Another product in the way of children. I wish to call your attention to what is perhaps the youngest human product. You know it is the practice among the Experiment stations to have two of a kind, , so that if one happens to get harmed, the experiment will go on. And the influence has been so strong that over at our Experiment Station at South Haven, the good wife of the Superintendent of the Station just recently presented her. husband with an increase of familyit was two of a kinda pair of twins. (Applause.)
“Incidental Profits of Horticulture” was responded to by Mr. Franz, of Marshall, who stated that his experience in horticulture had been rather limited, but he felt that “Indirect Profits,” so far as his experience had gone, would have more aptly expressed his subject. But aside from monetary and educational profits, he felt that the greatest profit of all was the friendships formed with men close to nature, as horticulturists were.
Mrs. Chatfield responded to the toast, `Domestic Economy,” saying in substance:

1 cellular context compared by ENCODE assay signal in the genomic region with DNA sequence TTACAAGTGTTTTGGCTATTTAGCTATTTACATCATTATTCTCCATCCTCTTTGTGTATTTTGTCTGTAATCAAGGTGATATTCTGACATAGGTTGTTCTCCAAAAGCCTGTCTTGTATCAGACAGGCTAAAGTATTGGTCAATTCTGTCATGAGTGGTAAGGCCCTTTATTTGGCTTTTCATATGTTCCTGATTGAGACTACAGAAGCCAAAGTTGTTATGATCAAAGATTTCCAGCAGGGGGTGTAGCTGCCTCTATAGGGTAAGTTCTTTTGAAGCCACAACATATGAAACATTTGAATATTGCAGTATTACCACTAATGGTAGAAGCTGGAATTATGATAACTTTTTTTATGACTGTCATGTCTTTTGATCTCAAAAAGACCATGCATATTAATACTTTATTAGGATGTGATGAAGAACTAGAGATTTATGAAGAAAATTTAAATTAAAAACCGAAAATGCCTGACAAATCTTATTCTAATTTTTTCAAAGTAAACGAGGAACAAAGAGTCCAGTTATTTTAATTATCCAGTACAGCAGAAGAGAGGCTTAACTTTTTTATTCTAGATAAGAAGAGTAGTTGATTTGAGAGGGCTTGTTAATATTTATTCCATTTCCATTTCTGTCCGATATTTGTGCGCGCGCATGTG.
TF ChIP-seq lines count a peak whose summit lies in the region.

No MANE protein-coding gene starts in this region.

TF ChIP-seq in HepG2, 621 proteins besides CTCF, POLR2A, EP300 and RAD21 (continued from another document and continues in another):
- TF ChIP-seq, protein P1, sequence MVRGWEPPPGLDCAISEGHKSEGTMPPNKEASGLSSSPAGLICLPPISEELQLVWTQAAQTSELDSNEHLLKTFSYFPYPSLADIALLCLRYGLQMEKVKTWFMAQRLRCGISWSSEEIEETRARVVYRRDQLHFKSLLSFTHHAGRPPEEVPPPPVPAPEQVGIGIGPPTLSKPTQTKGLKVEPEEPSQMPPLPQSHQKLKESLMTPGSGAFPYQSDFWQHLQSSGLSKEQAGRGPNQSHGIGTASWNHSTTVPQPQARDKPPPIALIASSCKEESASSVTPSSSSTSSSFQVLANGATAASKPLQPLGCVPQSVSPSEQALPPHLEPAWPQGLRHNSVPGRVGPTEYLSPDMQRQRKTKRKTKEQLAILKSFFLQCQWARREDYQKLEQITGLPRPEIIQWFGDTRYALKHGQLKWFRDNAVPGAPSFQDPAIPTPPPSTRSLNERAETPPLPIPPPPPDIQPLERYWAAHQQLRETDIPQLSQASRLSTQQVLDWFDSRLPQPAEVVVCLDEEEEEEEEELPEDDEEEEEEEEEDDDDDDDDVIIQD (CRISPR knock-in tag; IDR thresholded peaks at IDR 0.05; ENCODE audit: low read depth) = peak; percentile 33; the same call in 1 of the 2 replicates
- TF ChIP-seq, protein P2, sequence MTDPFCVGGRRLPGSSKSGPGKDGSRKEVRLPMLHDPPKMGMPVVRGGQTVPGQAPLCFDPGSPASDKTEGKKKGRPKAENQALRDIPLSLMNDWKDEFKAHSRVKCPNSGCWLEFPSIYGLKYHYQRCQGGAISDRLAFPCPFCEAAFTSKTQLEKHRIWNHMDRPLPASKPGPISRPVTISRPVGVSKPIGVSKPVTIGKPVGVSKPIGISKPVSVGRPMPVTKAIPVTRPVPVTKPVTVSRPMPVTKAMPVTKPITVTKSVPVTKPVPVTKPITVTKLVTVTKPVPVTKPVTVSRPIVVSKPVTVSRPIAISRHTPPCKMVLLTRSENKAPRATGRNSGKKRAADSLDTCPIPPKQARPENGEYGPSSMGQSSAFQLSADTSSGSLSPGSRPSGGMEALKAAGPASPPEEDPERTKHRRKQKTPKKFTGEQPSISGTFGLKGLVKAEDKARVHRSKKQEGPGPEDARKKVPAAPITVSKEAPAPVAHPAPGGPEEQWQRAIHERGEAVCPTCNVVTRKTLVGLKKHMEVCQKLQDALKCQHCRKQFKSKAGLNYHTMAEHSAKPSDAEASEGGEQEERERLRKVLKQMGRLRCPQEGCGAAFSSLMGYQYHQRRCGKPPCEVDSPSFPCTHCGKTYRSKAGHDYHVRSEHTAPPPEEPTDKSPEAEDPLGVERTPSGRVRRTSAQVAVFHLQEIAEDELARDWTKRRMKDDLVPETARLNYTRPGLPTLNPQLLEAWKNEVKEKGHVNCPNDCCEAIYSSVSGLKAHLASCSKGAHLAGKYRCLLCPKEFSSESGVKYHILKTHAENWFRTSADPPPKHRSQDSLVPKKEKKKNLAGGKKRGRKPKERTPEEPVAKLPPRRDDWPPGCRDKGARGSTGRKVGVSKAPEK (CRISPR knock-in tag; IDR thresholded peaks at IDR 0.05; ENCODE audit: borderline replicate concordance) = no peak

I am glad to be introduced as a horticulturist’s wife, and it is a great privilege to be able to speak from experience and that was my only knowledge. As I was thinking on the subject, the thought came to me of what resources we have as horticulturists’ wives to set our tables. Sometimes it seems as though your husband’s work has not brought in very much profit in dollars and cents, but when we think of the very little expense that is connected with setting our tables, in furnishing food for our family and guests that we entertain from the city, and who look upon our products with envious eyes, we can appreciate some of the saving there is in having such a, source of supply. Indeed, one of the topics discussed by the city ladies, is how they can set their tables as well as the horticulturists. Think of itevery vegetable and fruit in its season, lettuce, radishes, brussel sprouts, strawberries, cherries, etc.so fresh, so delicious, so tasty. It was my experience to move to town for a short time then I realized as never before how much we depended on our farm for our table supply. For days at a time, we did not go to the grocery for a thingjust telephone out to the farm, and we were supplied with eggs, milk, fruit, potatoes, cabbage, canned fruit of all kinds, jellies, picklesthere was nothing I needed from the grocery store. And that is the story that every horticulturist’s wife can tell youso we feel that we have all we need and more of the good things of life and at a cost so low as compared with what those in the city have – to pay for them, as to be almost nothing.